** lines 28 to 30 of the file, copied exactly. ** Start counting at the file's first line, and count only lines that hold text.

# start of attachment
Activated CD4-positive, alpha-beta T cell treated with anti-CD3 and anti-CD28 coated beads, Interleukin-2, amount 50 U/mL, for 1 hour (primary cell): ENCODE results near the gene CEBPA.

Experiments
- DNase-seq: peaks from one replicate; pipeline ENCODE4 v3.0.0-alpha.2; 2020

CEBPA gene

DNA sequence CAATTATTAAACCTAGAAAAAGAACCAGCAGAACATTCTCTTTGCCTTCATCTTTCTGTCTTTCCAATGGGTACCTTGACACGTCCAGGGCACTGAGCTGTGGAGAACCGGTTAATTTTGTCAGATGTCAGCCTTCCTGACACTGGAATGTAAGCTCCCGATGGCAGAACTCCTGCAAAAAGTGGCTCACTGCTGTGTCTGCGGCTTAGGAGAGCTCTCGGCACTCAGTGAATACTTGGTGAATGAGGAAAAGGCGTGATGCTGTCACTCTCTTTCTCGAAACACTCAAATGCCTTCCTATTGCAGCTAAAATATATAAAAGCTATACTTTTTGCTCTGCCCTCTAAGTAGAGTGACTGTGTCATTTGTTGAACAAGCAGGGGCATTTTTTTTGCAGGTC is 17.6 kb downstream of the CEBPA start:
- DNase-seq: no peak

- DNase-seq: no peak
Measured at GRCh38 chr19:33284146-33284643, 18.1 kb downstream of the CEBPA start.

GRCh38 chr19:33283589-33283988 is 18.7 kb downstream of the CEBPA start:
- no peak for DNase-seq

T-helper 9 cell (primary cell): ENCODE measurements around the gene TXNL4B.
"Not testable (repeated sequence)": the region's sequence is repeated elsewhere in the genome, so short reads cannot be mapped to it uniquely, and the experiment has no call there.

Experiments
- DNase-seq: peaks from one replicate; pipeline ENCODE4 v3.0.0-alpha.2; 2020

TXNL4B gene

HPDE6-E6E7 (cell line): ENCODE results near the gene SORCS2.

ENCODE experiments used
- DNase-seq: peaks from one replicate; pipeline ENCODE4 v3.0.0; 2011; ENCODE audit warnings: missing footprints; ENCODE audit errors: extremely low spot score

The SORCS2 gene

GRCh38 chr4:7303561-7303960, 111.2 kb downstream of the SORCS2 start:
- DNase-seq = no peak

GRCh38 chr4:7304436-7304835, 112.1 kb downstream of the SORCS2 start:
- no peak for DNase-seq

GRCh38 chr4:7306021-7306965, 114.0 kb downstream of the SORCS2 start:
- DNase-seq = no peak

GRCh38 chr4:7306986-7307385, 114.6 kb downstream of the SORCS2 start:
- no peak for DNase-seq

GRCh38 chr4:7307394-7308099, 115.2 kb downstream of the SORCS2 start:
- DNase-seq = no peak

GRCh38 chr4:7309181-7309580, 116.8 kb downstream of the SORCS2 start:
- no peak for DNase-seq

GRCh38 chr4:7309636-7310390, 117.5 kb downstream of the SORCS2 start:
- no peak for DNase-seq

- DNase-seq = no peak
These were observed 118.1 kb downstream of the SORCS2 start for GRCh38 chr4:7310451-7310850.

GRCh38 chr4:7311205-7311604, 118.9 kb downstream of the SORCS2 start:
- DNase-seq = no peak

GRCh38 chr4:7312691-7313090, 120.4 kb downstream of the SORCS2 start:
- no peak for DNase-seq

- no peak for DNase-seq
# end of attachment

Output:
GRCh38 chr4:7307394-7308099, 115.2 kb downstream of the SORCS2 start:
- DNase-seq = no peak

GRCh38 chr4:7309181-7309580, 116.8 kb downstream of the SORCS2 start: